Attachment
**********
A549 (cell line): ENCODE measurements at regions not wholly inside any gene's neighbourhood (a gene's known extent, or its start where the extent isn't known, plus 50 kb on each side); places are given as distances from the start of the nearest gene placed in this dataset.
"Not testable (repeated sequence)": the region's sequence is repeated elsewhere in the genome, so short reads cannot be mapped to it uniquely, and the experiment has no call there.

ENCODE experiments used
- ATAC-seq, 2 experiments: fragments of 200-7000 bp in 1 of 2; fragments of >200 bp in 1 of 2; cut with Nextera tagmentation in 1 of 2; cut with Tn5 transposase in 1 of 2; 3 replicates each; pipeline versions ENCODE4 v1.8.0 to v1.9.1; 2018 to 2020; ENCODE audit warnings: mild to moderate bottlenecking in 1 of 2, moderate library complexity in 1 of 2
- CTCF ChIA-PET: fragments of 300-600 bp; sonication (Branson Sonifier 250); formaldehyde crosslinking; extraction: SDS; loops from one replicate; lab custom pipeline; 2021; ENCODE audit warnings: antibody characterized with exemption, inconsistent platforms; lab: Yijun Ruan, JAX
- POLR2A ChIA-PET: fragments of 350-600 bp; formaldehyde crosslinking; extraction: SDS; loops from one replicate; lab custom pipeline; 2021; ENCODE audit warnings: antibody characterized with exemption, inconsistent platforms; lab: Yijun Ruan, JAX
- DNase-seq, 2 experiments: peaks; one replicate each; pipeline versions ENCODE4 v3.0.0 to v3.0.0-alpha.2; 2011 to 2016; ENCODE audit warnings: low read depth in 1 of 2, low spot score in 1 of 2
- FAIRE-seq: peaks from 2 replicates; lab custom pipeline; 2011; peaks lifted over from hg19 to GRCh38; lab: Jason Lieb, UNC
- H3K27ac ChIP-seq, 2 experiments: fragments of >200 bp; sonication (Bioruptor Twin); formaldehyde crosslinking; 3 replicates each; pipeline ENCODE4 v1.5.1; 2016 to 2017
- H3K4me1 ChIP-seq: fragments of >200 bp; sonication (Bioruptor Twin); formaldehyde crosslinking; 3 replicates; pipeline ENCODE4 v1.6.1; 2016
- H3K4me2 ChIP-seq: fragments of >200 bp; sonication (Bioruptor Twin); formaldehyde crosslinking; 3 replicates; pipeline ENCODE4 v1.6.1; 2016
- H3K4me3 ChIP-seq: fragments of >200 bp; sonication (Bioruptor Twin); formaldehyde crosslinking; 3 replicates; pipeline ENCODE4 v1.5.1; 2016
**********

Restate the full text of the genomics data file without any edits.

A549 (cell line): ENCODE measurements at regions not wholly inside any gene's neighbourhood (a gene's known extent, or its start where the extent isn't known, plus 50 kb on each side); places are given as distances from the start of the nearest gene placed in this dataset.
"Not testable (repeated sequence)": the region's sequence is repeated elsewhere in the genome, so short reads cannot be mapped to it uniquely, and the experiment has no call there.

ENCODE experiments used
- ATAC-seq, 2 experiments: fragments of 200-7000 bp in 1 of 2; fragments of >200 bp in 1 of 2; cut with Nextera tagmentation in 1 of 2; cut with Tn5 transposase in 1 of 2; 3 replicates each; pipeline versions ENCODE4 v1.8.0 to v1.9.1; 2018 to 2020; ENCODE audit warnings: mild to moderate bottlenecking in 1 of 2, moderate library complexity in 1 of 2
- CTCF ChIA-PET: fragments of 300-600 bp; sonication (Branson Sonifier 250); formaldehyde crosslinking; extraction: SDS; loops from one replicate; lab custom pipeline; 2021; ENCODE audit warnings: antibody characterized with exemption, inconsistent platforms; lab: Yijun Ruan, JAX
- POLR2A ChIA-PET: fragments of 350-600 bp; formaldehyde crosslinking; extraction: SDS; loops from one replicate; lab custom pipeline; 2021; ENCODE audit warnings: antibody characterized with exemption, inconsistent platforms; lab: Yijun Ruan, JAX
- DNase-seq, 2 experiments: peaks; one replicate each; pipeline versions ENCODE4 v3.0.0 to v3.0.0-alpha.2; 2011 to 2016; ENCODE audit warnings: low read depth in 1 of 2, low spot score in 1 of 2
- FAIRE-seq: peaks from 2 replicates; lab custom pipeline; 2011; peaks lifted over from hg19 to GRCh38; lab: Jason Lieb, UNC
- H3K27ac ChIP-seq, 2 experiments: fragments of >200 bp; sonication (Bioruptor Twin); formaldehyde crosslinking; 3 replicates each; pipeline ENCODE4 v1.5.1; 2016 to 2017
- H3K4me1 ChIP-seq: fragments of >200 bp; sonication (Bioruptor Twin); formaldehyde crosslinking; 3 replicates; pipeline ENCODE4 v1.6.1; 2016
- H3K4me2 ChIP-seq: fragments of >200 bp; sonication (Bioruptor Twin); formaldehyde crosslinking; 3 replicates; pipeline ENCODE4 v1.6.1; 2016
- H3K4me3 ChIP-seq: fragments of >200 bp; sonication (Bioruptor Twin); formaldehyde crosslinking; 3 replicates; pipeline ENCODE4 v1.5.1; 2016